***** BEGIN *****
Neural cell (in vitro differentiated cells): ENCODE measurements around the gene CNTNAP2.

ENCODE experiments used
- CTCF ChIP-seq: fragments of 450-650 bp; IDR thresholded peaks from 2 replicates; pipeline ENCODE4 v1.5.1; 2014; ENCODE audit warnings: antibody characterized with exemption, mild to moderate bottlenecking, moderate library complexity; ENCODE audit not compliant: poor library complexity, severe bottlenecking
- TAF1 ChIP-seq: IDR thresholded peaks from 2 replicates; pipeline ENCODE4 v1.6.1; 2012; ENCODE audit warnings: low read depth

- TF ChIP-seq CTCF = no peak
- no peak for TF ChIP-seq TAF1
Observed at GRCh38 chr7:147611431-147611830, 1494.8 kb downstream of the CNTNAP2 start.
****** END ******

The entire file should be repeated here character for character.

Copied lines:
Neural cell (in vitro differentiated cells): ENCODE measurements around the gene CNTNAP2.

ENCODE experiments used
- CTCF ChIP-seq: fragments of 450-650 bp; IDR thresholded peaks from 2 replicates; pipeline ENCODE4 v1.5.1; 2014; ENCODE audit warnings: antibody characterized with exemption, mild to moderate bottlenecking, moderate library complexity; ENCODE audit not compliant: poor library complexity, severe bottlenecking
- TAF1 ChIP-seq: IDR thresholded peaks from 2 replicates; pipeline ENCODE4 v1.6.1; 2012; ENCODE audit warnings: low read depth

- TF ChIP-seq CTCF = no peak
- no peak for TF ChIP-seq TAF1
Observed at GRCh38 chr7:147611431-147611830, 1494.8 kb downstream of the CNTNAP2 start.